M’s Blogosphere Update: New M’s blog @ http://noslenblog.blogspot.com/
And I swear better link listings are on my to-do list for the U.S.S. Mariner.
Some stats in the air today, and I want to go off an riff briefly.
Statistics tell us things. To be useful, a statistic must convey information. That seems obvious, right? It’s not. Meaningless information is thrown at us all the time, stuff without reference or relevance.
This is particularly true in the world of baseball. If you only know one stat for every player, you’d want on-base percentage. OBP tells you that in x% of a player’s plate appearances, they got on base on their own merits without making an out (since DPs don’t count, errors don’t count). A team has 27 outs, and not making outs is how you score runs. OBP is the life of an offense. It’s a meaningful and interesting statistic. AVG, SLG, ERA, they all tell you something direct about a player’s actual performance.
Then there’s more complicated replacement-level stats, like Keith Woolner’s Value Over Replacement Player (VORP), or era-neutral comparison stats, like Clay Davenport’s Equivalent Runs (EqR), all park-adjusted. They give a measurement of how many runs you gain or lose between Player X and Player Y. That’s useful information derived from real things.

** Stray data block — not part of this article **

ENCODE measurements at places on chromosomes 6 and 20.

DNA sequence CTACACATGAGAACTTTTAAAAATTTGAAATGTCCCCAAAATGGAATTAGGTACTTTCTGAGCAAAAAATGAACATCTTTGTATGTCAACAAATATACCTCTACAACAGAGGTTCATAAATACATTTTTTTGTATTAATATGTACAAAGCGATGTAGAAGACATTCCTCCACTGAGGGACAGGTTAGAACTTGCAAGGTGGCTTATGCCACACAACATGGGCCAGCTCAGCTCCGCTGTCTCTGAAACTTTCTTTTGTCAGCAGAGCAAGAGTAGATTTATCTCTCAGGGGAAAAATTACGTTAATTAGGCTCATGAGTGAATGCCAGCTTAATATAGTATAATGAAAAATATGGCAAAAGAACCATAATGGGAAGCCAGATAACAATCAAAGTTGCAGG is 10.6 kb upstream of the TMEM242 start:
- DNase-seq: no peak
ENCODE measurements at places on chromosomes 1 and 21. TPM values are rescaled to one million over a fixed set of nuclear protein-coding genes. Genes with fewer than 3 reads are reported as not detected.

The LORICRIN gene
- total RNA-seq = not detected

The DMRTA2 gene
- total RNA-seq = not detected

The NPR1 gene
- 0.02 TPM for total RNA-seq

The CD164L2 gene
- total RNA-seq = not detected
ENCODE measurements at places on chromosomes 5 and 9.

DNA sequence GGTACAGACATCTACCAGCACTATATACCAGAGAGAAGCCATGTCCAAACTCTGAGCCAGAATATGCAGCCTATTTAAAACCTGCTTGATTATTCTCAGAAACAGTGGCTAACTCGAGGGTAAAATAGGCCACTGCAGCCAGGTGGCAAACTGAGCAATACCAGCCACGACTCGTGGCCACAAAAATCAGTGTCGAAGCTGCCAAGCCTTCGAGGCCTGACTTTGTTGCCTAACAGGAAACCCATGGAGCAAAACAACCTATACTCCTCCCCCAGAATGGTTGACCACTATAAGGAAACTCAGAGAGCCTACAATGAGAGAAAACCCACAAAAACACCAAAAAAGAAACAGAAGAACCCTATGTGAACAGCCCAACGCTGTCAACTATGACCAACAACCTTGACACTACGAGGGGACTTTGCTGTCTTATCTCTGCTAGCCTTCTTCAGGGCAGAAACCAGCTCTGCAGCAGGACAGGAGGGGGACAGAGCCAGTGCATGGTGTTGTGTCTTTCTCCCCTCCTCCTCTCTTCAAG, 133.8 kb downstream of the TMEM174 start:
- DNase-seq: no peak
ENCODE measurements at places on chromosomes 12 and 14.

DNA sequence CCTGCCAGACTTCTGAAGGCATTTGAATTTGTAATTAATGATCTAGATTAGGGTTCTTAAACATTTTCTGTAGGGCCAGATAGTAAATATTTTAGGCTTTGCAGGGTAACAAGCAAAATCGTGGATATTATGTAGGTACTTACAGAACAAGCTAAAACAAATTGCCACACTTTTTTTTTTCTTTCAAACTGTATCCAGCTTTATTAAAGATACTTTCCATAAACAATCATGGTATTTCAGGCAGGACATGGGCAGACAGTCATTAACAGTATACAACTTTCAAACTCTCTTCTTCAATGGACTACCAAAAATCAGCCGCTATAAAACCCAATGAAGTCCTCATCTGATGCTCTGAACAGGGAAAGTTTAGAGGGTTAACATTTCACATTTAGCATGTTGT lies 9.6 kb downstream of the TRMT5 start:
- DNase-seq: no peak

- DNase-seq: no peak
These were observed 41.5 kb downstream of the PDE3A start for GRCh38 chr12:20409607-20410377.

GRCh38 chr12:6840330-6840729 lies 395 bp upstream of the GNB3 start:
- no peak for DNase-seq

Aaaaaaand then there are the short-hand, rough-cut stats. This + this (and + 1.4 this when it’s Tuesday) = this Super Number. Then compare super numbers to determine the best player!
They’re junk stats — sweet, attractive, filled with empty calories and no nourishment of thought or advancement of progress.
OPS allows you to roughly say “Player X is better than Y, but I don’t know what that gap means” and all of the SLOB and OB2SLG and the rest have the same problem. If I created a stat called Super USS Mariner Player aPproximation of Universal Measure of Performance and calculated it as